James Kirkwood; Co-Wrote ‘Chorus Line’
Actor, novelist and playwright James Kirkwood, who won a Pulitzer Prize as co-author of “A Chorus Line,” the longest-running musical in Broadway history, died of cancer at his Manhattan apartment, friends said Saturday.
Kirkwood, 64, died Friday shortly after being released from a hospital stay in New York City, said Nicholas Dante, Kirkwood’s partner on the famed musical.
“A Chorus Line,” presented in the form of a Broadway musical audition in which dancers are asked to tell something about themselves, garnered both a Tony Award and a Pulitzer Prize in drama in 1976 and became the longest-running Broadway show with its 3,389th performance. It is still running.
Although Kirkwood generally said he was born in 1930, he had admitted to being born six years earlier. “As an actor, I got in the habit of lying about my age,” he once explained.
Dante said Kirkwood’s death came as a shock “because it was so very quick. He will really be missed,” Dante said. “He had a great life force and a great curiosity about everything.”
Born in Hollywood, Kirkwood was the son of actor James Kirkwood Sr. and silent picture star Lila Lee.
His youth was spent on the move. By the time he was 17, Kirkwood had attended 18 schools, including a one-room schoolhouse in Friant, Calif., a Catholic military academy, Beverly Hills High School and a New Hampshire prep school, which he later depicted in his novel “Good Times/Bad Times.”
A boyhood tragedy would eventually produce another novel.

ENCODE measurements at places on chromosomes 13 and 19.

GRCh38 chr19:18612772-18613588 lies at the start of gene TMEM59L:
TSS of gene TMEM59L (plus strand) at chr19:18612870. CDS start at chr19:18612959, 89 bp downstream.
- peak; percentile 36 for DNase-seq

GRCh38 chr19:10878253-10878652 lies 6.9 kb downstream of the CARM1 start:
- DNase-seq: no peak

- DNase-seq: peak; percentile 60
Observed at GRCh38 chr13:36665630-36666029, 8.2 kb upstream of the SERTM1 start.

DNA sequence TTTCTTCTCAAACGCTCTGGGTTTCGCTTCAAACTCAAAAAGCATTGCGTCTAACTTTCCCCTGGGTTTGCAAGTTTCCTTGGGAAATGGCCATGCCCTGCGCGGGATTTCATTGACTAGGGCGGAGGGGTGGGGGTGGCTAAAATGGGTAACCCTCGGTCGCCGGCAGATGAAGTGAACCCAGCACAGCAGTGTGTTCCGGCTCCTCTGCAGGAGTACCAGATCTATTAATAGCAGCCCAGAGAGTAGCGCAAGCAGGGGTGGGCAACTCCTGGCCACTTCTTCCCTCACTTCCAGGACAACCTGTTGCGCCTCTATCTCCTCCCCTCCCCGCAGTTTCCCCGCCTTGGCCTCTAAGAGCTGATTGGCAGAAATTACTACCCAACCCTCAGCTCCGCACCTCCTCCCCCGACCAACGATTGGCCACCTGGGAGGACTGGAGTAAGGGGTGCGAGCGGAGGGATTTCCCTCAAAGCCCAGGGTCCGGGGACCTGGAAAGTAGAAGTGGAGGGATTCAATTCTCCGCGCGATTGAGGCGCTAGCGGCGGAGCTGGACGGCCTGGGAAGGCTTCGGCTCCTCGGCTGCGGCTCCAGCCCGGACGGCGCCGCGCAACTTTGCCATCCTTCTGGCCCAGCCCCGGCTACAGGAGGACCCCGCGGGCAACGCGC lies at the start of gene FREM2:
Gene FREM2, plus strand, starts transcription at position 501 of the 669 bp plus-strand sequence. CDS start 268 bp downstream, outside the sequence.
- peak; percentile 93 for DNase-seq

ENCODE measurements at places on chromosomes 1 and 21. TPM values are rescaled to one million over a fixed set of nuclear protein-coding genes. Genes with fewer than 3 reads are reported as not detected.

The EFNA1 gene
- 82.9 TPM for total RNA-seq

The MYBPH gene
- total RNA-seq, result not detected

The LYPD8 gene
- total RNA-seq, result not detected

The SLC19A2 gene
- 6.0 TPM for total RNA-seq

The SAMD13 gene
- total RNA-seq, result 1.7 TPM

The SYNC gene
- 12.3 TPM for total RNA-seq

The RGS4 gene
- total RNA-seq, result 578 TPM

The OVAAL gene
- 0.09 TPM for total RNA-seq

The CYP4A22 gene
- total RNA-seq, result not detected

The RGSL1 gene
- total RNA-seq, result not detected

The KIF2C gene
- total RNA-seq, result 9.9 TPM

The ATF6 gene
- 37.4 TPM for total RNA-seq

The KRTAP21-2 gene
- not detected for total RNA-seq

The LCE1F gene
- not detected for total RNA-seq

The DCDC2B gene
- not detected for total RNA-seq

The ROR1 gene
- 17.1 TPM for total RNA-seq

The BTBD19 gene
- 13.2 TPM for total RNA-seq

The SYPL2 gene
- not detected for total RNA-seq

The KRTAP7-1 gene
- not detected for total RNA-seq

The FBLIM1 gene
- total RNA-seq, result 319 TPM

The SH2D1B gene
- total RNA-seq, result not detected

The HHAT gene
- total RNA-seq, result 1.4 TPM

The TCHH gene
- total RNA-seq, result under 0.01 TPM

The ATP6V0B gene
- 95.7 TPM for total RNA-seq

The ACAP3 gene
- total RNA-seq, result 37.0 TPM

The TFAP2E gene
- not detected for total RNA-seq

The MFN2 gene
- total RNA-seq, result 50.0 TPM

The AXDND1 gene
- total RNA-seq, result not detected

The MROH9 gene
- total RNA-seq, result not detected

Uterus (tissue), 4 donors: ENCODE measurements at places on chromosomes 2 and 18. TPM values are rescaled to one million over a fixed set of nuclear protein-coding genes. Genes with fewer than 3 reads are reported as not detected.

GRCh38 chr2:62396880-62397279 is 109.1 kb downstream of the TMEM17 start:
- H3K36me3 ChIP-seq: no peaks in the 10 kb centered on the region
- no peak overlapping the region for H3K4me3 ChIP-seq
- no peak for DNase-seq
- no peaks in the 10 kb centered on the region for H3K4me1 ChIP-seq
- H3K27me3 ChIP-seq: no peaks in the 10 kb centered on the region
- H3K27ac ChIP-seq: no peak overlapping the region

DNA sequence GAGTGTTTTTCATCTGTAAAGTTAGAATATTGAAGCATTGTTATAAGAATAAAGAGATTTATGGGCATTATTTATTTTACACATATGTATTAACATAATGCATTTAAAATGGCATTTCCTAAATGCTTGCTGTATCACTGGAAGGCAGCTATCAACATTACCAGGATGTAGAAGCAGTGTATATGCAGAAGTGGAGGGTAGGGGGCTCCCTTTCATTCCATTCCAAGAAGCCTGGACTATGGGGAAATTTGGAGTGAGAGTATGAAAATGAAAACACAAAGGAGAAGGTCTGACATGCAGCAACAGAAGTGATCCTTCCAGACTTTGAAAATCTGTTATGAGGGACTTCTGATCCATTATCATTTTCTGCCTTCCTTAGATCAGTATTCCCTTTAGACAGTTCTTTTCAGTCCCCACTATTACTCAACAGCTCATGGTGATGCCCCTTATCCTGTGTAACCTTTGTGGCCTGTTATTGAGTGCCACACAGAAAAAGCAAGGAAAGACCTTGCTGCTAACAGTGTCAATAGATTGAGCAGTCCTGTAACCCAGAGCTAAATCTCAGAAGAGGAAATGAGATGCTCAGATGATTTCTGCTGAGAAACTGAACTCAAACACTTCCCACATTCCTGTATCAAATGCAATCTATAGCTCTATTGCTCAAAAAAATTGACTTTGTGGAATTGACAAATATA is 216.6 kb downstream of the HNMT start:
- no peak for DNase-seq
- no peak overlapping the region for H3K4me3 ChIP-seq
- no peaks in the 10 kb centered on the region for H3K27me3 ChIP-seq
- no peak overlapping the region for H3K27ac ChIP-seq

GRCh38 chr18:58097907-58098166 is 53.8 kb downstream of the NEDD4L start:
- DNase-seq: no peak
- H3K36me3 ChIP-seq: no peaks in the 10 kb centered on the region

In 1936, when Kirkwood was 12 and living in one of Manhattan Beach’s first cottages, his mother’s boyfriend, Reid Russell, was shot to death on the home’s garden swing. Young James discovered the body. Authorities never determined whether Russell’s death was murder or suicide.
In 1960 Kirkwood wrote about Russell’s death and the difficulty he and his mother had coping with it. The novel, “There Must Be a Pony,” was turned into a play in 1962 and a television movie in 1981.
As an actor, Kirkwood performed on Broadway in “Welcome Darlings,” “Panama Hattie” and “Wonderful Town,” and had roles in the films “Mommie Dearest” and “Oh God, Book II.” He also worked the nightclub circuit in a comedy team with Lee Goodman.
Actress Tallulah Bankhead, who appeared with Kirkwood in “Welcome Darlings” and was entranced by his storytelling, urged him to try his hand at writing.
He subsequently wrote the best-selling novel “P.S. Your Cat Is Dead!” and also wrote the novel “Hit Me With a Rainbow” and the nonfiction work “American Grotesque,” about a conspiracy in the aftermath of President John F. Kennedy’s assassination.
Kirkwood was a late addition to the creative frustration that produced “A Chorus Line.”
The play had been conceived by director Michael Bennett, who tape-recorded some all-night talk sessions with a group of dancers.
Bennett and Dante edited the tapes and then developed the play in a theater workshop. But they were not satisfied and brought in Kirkwood, whose appearance marked the beginning of several reworkings.
“A lot of sweat and work went into writing it, but we had a really wonderful time,” Dante said several years ago. “It was the best time in my life and I know it was the best time in Jimmy’s life too.”
Just before his death, Kirkwood wrote a nonfiction book, “Diary of a Mad Playwright,” about his dealings with actress Mary Martin and Carol Channing in a play called “Legends.” It was expected to be published by E. P. Dutton in June.
Known for his bleak wit, Kirkwood once remarked: “Life has got to be one huge joke. To my knowledge, nobody has ever come up with a logical explanation that fits any other alternative. But as long as we’ve been placed on the joke-board, there’s nothing to do but play along with as much humor as possible.”
Kirkwood is survived by a half-brother and a half-sister.
A spokesman for the Frank E. Campbell Funeral Chapel in Manhattan, where the funeral is to be held, said arrangements were pending.